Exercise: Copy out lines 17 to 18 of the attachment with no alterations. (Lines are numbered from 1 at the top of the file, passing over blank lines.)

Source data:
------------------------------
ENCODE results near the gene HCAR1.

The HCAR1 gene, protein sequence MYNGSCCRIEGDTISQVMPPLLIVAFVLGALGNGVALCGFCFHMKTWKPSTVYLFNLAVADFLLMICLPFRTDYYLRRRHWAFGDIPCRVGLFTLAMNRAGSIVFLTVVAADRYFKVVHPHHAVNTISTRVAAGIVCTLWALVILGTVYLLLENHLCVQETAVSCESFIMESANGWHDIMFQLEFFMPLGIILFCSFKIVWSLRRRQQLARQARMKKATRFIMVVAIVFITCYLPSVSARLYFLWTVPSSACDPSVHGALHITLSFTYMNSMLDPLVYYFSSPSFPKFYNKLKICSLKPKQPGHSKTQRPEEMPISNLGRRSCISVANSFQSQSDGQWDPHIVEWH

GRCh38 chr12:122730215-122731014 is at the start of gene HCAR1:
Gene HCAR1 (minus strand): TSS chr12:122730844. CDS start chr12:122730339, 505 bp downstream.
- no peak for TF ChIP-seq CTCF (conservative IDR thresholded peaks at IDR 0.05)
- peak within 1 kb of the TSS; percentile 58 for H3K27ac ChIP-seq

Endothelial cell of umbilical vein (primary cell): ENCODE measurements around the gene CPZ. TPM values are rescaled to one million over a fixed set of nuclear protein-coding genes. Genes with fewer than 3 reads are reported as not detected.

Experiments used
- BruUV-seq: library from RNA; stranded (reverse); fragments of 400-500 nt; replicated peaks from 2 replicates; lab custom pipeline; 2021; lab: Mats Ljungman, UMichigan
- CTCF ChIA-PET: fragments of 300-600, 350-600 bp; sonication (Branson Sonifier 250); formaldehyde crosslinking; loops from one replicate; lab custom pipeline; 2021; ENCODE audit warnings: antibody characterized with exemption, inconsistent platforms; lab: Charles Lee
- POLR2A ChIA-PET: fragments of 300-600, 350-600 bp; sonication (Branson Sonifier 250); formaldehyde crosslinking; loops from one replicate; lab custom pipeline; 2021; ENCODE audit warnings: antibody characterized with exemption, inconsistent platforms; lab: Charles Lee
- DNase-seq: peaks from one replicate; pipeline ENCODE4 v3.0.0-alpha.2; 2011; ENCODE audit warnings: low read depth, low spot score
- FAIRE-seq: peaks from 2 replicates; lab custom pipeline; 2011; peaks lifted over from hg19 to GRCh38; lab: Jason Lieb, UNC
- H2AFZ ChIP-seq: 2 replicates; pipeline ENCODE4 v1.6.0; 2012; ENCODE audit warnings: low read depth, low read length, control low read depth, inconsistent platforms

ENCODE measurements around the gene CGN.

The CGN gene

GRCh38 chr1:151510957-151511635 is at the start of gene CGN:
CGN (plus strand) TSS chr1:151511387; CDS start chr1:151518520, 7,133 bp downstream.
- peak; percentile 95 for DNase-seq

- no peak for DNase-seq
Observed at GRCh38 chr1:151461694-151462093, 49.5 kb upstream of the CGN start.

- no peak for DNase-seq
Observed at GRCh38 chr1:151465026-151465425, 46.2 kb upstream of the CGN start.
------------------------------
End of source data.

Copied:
GRCh38 chr1:151510957-151511635 is at the start of gene CGN:
CGN (plus strand) TSS chr1:151511387; CDS start chr1:151518520, 7,133 bp downstream.